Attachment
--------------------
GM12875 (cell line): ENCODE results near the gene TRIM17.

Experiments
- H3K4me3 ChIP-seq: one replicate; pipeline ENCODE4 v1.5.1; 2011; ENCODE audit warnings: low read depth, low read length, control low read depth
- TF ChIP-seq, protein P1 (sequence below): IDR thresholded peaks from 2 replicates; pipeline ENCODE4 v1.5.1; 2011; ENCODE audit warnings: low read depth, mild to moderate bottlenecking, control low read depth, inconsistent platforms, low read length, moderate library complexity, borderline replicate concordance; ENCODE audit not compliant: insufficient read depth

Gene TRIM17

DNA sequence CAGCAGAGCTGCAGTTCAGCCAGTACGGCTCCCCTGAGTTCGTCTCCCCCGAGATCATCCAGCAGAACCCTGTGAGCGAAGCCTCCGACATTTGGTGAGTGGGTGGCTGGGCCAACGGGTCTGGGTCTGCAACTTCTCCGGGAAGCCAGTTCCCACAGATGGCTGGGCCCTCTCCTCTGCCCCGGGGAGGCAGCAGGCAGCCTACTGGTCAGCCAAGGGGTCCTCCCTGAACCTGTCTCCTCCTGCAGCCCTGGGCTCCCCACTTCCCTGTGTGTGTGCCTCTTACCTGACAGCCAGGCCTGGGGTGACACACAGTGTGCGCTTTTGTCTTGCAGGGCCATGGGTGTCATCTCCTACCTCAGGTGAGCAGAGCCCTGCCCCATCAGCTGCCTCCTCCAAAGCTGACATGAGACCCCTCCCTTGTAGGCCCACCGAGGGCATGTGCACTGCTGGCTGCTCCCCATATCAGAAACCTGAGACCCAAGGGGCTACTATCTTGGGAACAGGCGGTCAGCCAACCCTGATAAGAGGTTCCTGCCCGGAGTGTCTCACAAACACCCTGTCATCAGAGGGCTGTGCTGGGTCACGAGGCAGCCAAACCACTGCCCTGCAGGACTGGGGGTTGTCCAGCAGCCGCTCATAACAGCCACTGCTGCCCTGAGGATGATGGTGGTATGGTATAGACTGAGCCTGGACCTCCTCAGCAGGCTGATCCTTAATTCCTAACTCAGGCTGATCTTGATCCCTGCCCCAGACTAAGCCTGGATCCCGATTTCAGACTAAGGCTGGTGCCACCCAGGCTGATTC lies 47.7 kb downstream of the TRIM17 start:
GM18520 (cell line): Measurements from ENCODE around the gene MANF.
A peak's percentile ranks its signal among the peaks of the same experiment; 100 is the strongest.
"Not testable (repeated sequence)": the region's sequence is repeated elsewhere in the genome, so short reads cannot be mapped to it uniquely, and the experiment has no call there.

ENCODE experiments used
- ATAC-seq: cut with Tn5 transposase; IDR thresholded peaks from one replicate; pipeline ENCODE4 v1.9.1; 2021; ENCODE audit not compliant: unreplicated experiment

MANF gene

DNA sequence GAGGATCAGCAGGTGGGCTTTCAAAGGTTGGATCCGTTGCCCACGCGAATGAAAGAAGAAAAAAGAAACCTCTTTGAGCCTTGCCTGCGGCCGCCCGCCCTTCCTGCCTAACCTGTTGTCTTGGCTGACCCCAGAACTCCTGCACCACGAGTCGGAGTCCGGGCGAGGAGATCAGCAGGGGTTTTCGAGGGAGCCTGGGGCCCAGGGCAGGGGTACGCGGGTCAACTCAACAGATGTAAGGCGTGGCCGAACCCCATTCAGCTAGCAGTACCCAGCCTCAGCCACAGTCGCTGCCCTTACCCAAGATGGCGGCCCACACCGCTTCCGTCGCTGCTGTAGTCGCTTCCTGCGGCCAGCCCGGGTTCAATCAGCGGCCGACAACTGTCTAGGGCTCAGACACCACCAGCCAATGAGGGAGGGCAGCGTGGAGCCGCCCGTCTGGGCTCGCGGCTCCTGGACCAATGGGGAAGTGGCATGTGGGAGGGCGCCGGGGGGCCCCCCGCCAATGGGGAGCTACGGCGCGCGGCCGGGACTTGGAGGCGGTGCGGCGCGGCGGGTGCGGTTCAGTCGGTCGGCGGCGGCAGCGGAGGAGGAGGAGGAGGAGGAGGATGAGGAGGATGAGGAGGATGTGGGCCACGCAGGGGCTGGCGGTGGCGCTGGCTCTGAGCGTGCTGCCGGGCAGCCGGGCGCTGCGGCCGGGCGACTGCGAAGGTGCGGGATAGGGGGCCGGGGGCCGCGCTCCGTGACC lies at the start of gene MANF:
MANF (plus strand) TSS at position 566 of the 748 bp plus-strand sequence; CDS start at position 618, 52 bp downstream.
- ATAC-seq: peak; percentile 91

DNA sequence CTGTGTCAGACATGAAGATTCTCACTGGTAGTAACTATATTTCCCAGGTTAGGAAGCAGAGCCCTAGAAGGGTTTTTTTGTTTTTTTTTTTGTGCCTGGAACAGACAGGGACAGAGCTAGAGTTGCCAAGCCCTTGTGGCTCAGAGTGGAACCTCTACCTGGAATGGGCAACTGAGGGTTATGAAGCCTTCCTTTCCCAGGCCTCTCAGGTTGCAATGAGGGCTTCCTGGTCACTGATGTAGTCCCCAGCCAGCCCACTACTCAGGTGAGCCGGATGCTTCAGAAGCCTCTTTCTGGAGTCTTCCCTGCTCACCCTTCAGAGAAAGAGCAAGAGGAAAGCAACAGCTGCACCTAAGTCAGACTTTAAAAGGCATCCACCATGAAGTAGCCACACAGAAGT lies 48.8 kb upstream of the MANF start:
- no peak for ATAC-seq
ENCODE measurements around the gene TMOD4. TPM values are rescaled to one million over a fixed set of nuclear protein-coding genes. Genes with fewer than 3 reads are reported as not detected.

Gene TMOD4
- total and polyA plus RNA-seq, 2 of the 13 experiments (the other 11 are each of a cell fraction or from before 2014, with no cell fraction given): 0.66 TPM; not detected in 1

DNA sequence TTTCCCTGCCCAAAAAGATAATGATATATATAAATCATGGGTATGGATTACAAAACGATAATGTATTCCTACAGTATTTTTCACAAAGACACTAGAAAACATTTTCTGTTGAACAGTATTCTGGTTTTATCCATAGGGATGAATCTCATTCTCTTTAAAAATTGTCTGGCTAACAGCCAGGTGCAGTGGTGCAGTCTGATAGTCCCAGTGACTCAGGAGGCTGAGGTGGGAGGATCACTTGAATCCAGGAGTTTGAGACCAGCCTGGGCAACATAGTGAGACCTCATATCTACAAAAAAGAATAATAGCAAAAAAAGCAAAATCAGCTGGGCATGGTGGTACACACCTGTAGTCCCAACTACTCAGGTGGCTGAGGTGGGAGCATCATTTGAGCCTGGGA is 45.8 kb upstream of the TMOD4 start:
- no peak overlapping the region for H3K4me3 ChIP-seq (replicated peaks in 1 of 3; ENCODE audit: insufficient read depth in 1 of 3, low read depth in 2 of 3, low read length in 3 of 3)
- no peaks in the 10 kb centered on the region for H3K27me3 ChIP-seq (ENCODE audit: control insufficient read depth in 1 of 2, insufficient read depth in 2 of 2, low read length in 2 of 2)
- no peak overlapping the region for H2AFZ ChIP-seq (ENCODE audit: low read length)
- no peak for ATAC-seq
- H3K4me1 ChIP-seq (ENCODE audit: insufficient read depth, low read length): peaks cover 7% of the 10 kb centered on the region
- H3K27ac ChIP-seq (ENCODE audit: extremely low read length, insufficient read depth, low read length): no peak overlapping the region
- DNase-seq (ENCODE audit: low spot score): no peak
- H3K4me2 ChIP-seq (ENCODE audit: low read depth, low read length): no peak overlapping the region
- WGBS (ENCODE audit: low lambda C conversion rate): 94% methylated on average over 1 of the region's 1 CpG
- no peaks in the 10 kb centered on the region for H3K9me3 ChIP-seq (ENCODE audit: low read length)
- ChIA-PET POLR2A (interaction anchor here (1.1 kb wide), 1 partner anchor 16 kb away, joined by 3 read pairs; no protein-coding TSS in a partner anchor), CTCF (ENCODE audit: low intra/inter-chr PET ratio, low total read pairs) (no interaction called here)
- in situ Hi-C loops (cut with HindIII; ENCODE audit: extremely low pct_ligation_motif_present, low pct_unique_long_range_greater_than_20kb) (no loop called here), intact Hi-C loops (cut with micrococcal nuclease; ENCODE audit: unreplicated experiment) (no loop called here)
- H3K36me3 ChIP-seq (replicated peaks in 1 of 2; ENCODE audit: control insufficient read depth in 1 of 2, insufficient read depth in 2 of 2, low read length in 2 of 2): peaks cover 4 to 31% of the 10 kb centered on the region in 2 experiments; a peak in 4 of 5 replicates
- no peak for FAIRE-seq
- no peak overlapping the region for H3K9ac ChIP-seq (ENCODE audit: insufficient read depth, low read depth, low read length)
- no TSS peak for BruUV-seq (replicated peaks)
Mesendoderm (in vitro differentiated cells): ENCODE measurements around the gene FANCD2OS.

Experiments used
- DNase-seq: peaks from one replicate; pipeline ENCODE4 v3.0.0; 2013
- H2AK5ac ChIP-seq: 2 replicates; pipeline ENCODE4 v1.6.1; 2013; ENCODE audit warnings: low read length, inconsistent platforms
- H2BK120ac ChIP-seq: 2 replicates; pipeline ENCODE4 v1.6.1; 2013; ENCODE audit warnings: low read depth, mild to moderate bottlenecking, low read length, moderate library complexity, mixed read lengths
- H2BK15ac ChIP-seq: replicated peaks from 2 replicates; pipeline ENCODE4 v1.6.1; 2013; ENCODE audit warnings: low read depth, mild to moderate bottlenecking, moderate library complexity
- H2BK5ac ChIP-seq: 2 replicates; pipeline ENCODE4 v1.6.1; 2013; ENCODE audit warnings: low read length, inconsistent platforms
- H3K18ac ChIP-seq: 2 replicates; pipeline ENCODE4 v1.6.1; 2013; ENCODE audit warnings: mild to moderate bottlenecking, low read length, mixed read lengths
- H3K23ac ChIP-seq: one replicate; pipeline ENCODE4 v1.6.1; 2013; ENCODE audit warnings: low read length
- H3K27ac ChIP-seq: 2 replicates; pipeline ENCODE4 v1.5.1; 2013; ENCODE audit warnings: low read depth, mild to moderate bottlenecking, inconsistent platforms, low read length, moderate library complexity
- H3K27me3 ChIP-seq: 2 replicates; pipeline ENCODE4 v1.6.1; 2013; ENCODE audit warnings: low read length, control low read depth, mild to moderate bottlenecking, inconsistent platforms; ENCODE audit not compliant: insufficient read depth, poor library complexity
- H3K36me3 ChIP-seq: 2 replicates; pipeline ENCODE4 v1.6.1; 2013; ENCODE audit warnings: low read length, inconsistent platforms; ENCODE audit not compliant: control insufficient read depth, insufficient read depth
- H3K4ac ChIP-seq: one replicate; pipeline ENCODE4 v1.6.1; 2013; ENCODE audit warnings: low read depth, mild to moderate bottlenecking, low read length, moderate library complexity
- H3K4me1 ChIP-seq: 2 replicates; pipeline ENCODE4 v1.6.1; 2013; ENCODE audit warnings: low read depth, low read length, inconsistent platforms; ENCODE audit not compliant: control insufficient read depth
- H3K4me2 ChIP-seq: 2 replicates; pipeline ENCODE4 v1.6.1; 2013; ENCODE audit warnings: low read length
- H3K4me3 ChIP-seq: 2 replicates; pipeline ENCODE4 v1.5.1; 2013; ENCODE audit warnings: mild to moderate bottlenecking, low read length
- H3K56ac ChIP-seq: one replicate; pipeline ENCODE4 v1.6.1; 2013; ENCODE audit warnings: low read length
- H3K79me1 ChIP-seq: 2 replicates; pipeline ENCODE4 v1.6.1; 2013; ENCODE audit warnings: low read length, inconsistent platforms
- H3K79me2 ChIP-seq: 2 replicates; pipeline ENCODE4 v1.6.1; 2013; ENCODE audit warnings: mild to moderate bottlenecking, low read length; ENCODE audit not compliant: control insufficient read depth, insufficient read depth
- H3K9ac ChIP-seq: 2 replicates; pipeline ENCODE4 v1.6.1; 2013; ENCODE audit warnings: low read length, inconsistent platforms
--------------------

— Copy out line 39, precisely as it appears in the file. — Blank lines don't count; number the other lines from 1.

Experiments used